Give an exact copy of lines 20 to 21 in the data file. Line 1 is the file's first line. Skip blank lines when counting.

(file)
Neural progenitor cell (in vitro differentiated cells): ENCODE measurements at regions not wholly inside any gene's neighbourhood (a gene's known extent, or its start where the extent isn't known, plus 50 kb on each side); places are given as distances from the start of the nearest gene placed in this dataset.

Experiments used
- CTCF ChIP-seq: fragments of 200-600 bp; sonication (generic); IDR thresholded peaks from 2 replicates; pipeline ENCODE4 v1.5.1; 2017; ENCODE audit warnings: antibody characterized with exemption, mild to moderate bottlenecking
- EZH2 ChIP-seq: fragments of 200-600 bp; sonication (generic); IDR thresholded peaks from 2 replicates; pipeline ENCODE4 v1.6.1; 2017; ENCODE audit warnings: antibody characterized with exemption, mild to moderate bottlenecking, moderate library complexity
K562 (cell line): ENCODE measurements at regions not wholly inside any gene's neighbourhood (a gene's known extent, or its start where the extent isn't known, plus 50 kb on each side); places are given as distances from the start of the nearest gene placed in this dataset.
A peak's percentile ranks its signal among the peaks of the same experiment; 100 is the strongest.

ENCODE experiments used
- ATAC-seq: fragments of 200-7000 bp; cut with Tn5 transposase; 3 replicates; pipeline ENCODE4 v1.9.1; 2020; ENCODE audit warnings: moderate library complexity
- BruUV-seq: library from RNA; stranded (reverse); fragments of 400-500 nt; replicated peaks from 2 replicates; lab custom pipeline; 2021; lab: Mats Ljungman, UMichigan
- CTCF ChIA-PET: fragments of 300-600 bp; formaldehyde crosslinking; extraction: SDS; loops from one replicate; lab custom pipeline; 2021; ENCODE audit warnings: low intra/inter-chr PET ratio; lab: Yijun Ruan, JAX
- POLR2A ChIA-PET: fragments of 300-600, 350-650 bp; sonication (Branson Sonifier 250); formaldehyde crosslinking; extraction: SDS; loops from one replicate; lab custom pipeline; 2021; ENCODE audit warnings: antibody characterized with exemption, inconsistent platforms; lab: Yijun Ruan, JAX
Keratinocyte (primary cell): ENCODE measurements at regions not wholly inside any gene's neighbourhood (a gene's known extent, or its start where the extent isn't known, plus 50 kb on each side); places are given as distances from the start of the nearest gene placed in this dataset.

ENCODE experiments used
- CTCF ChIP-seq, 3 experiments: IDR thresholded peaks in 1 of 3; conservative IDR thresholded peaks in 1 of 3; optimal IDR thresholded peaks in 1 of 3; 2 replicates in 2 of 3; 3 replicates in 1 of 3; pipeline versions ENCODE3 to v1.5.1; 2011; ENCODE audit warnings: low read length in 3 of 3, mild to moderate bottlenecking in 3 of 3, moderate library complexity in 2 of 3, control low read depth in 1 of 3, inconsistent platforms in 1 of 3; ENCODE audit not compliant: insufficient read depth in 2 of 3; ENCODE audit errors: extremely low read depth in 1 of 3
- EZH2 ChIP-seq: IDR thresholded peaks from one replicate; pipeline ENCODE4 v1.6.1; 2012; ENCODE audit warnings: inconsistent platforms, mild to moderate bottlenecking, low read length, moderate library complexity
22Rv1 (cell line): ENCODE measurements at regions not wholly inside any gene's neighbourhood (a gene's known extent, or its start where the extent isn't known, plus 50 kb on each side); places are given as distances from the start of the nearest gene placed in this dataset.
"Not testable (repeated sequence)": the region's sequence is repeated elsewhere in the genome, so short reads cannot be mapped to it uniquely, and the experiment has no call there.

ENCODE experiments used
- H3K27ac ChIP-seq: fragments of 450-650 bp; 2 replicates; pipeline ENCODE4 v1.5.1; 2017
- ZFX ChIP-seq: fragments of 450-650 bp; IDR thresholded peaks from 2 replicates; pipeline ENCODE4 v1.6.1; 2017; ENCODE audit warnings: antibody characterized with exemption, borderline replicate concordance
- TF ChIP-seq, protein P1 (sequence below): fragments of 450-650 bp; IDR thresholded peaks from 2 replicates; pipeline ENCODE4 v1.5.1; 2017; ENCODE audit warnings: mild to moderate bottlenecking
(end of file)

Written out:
- ZFX ChIP-seq: fragments of 450-650 bp; IDR thresholded peaks from 2 replicates; pipeline ENCODE4 v1.6.1; 2017; ENCODE audit warnings: antibody characterized with exemption, borderline replicate concordance
- TF ChIP-seq, protein P1 (sequence below): fragments of 450-650 bp; IDR thresholded peaks from 2 replicates; pipeline ENCODE4 v1.5.1; 2017; ENCODE audit warnings: mild to moderate bottlenecking